The reason for this endurance may be easy to explain. We are undergoing an unprecedented erosion of trust for traditional political institutions. For those priced out of the property ladder, with growing unemployment and shackled with student debt, the Declaration reads like an adequate representation of the contempt with which many hold their own governments. Cyberspace becomes a promised land free of regulatory control where everyone has a start-up idea that will disrupt the status-quo. Similarly, cyber-libertarianism plays to those who think of the Internet as a reflection of their own small digital tribe: “governments, keep your hands off my Facebook!”

Then again, Barlow himself has an answer to his critics:

“And then my Declaration largely faded from general consciousness, though it has been perennially fashionable for representatives of the Old Order to trot it out as an example of the sort of wooly- headed hippie thinking we could entertain in more innocent times, but certainly not now with all these Boogie Men cavorting online, whether ISIL, Pirate Bay, Anonymous, and leakers of all sorts. Most of the excellent personages who hold it up for ridicule have either not read it or still failed to understand it when they did. And thus they might be forgiven for not knowing what it said. […] I do not believe that the Nation State, for all its efforts to bring the Net to heel, has really succeeded.”

I can assure you that I am not a representative of the Old Order, but that is besides the point. I think that Barlow here is moving the goalposts. I do not think we can claim that the Internet has been completely brought to heel, this is not what the Declaration said. The Declaration is clear, governments have no role in Cyberspace, their laws and rules do not apply to the realm of the Mind. Here Barlow is saying that the Declaration is still relevant because governments have not been completely successful and there are still some spaces of resistance to the rule of the State. Just because the Internet in China is not absolutely 100% controlled, it doesn’t mean that regulation is not possible. Regulation does not mean total control all the time.

Having said that, I have to agree with Barlow’s general sentiment that openness is good. It’s too bad that he continues to think of this in terms of government vs individual, when more often than not we are presented with an issue of a type of control and regulation by private parties that is more invasive than anything a government could ever think of. By focusing on the government, cyber-libertarians continue to ignore and even condone private abuse.

In my view, history has proved that Boyle was correct, and I am looking forward to the 20th anniversary of Foucault in Cyberspace.

Comments 2

  1. Superb article Andres. I am one of those who, coming from a deep belief in the validity of state in an enlightenment sense, have found myself increasingly pushed away from the very vestiges of authority that I have spent much of my life (and detriment) serving. The notion of a social contract is just that – a contract. Where one side takes and demands and provides literally nothing in return, I believe it fair for the aggrieved party to renege on their responsibilities in order, simply to have some semblance of life.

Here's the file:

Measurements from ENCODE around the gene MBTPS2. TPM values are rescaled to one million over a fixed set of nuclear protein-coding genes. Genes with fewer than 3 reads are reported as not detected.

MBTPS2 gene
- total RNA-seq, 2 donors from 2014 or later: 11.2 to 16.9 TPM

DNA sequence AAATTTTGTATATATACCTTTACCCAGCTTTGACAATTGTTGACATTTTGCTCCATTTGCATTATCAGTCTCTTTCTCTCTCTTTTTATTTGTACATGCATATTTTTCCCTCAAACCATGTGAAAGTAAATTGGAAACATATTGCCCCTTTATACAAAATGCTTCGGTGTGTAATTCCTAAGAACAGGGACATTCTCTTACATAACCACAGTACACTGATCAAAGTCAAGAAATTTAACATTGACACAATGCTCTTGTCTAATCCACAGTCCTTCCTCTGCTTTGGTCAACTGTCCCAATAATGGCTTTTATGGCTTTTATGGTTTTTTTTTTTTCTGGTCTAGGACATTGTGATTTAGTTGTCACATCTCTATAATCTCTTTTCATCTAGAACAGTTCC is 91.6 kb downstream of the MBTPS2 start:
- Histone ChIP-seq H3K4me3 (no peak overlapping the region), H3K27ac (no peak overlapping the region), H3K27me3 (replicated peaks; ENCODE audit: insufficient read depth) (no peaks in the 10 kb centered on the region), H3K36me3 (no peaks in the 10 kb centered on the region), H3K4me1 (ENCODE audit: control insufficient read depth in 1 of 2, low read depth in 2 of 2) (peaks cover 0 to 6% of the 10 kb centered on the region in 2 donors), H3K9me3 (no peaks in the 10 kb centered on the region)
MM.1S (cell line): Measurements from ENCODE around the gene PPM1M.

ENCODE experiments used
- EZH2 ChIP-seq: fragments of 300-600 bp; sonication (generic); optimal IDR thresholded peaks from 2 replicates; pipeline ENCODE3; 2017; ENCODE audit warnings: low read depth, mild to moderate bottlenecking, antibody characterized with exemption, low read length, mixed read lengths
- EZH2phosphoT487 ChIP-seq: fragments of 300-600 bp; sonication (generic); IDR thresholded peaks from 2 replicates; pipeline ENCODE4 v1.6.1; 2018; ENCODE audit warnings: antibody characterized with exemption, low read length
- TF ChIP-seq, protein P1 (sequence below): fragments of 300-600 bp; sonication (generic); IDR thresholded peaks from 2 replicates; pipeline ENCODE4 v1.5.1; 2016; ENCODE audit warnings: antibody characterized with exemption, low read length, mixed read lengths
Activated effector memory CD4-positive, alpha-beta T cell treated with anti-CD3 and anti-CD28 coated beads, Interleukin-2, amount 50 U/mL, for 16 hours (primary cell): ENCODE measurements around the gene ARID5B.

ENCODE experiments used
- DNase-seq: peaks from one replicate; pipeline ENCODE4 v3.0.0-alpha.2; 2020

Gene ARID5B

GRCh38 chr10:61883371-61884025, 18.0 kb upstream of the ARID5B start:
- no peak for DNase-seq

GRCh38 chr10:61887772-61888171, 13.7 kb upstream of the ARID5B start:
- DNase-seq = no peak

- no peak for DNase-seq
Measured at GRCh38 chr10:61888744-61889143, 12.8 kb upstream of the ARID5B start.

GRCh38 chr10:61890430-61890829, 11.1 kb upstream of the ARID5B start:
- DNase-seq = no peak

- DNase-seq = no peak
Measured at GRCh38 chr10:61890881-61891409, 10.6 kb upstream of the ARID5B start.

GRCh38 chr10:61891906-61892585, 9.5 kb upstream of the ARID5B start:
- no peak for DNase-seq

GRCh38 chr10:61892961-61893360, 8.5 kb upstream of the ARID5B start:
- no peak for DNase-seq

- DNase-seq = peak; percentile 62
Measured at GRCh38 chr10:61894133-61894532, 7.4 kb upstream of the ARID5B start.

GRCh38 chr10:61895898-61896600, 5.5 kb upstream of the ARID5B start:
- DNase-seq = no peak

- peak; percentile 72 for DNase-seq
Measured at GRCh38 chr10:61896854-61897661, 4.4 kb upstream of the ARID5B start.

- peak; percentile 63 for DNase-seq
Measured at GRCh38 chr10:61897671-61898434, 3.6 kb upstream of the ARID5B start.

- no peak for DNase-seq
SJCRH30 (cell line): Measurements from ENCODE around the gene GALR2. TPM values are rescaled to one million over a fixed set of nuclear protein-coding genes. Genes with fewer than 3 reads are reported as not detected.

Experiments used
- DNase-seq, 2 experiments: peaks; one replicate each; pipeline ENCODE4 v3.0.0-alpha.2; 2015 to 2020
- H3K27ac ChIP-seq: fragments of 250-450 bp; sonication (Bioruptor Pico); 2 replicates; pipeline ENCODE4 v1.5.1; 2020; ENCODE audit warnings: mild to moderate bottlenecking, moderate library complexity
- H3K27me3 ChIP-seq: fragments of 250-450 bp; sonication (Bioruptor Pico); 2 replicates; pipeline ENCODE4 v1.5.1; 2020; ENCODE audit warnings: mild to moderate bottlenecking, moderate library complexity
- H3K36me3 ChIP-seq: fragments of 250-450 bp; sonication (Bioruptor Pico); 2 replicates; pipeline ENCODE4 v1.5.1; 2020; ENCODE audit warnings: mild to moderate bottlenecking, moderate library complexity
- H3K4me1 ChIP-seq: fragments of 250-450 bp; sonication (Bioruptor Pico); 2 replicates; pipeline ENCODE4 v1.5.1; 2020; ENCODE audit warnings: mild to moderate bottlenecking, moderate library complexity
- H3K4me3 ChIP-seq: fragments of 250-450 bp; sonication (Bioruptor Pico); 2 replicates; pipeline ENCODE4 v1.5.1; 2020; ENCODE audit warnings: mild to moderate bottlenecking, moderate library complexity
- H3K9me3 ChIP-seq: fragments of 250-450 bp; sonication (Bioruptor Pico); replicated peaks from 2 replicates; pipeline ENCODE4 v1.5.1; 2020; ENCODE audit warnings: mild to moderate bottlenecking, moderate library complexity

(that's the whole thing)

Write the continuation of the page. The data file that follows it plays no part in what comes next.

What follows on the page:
Although I often claim I am libertarian, this is not strictly true. The very nature of society, and finance requires structure which is, by its definition, regulatory. To believe that laissez faire policy is in any way better than command economy is simple ignorance. However, bottom up analysis does provide succinct market efficiencies, but the market can only exist because of regulatory structure.

    I feel that the current situation is not actually to do with any great philosophical ideologies. Rather, we are seeing the death throws of an establishment (the state now exists as little more than a corporate prop) that have been entrenched by birth right, and their fear of loss, as they know they do not have the intelligence or skills to thrive in a technocratic society, is leading to a near Stalinist crack down in order to shore up control.

    The onus therefore, must surely be on a new enlightenment. A new form of governance, that absorbs the centuries of wisdom of law, economics, finance, ethics, morality, medicine, science, education, spirituality on a way that allows us all to be different. Because if value is a function of the mind, and wealth an embodiment of value, and the law the protector of value; ultimately, law protects thought.

    If you go chasing rabbits, one should not be surprised if one finds oneself in a hole.

    Feed your mind.

  2. I tend to the view that the Declaration, made at Davos, was a shot across the bow of governments with a view to the ‘ink still wet’ Communications Decency Act, and helped achieve the great victory in ACLU v. Reno and consequent liberal interpretations of s.230 CDA since. Something to discuss with Eric Goldman?